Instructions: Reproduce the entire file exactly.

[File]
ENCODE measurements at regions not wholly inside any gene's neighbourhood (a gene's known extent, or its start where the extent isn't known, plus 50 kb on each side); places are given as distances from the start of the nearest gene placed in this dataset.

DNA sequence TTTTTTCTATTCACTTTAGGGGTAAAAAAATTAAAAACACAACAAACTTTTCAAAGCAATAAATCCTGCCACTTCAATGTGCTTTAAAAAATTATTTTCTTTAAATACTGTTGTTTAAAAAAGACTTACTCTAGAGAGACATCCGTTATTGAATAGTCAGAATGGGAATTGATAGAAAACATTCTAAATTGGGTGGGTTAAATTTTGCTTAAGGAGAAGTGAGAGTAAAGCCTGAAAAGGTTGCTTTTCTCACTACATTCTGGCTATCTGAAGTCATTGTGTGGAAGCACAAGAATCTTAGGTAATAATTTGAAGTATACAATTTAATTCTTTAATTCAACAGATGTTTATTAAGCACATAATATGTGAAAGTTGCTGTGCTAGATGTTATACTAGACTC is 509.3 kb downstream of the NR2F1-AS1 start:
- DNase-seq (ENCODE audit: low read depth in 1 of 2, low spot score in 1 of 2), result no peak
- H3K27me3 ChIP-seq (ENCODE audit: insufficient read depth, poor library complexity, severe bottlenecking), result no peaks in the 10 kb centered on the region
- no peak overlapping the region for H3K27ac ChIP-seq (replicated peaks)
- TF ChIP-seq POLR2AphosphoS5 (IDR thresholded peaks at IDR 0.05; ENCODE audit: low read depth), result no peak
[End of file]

ENCODE measurements at regions not wholly inside any gene's neighbourhood (a gene's known extent, or its start where the extent isn't known, plus 50 kb on each side); places are given as distances from the start of the nearest gene placed in this dataset.

DNA sequence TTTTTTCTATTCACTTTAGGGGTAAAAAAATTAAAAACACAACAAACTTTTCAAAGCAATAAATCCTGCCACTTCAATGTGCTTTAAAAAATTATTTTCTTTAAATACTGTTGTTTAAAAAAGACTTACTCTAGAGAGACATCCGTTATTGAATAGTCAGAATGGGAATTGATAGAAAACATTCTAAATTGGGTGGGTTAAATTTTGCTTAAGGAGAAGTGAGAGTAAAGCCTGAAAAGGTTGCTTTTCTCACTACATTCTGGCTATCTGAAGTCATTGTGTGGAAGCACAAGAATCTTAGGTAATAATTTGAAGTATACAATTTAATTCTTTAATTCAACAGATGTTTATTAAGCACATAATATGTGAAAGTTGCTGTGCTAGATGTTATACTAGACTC is 509.3 kb downstream of the NR2F1-AS1 start:
- DNase-seq (ENCODE audit: low read depth in 1 of 2, low spot score in 1 of 2), result no peak
- H3K27me3 ChIP-seq (ENCODE audit: insufficient read depth, poor library complexity, severe bottlenecking), result no peaks in the 10 kb centered on the region
- no peak overlapping the region for H3K27ac ChIP-seq (replicated peaks)
- TF ChIP-seq POLR2AphosphoS5 (IDR thresholded peaks at IDR 0.05; ENCODE audit: low read depth), result no peak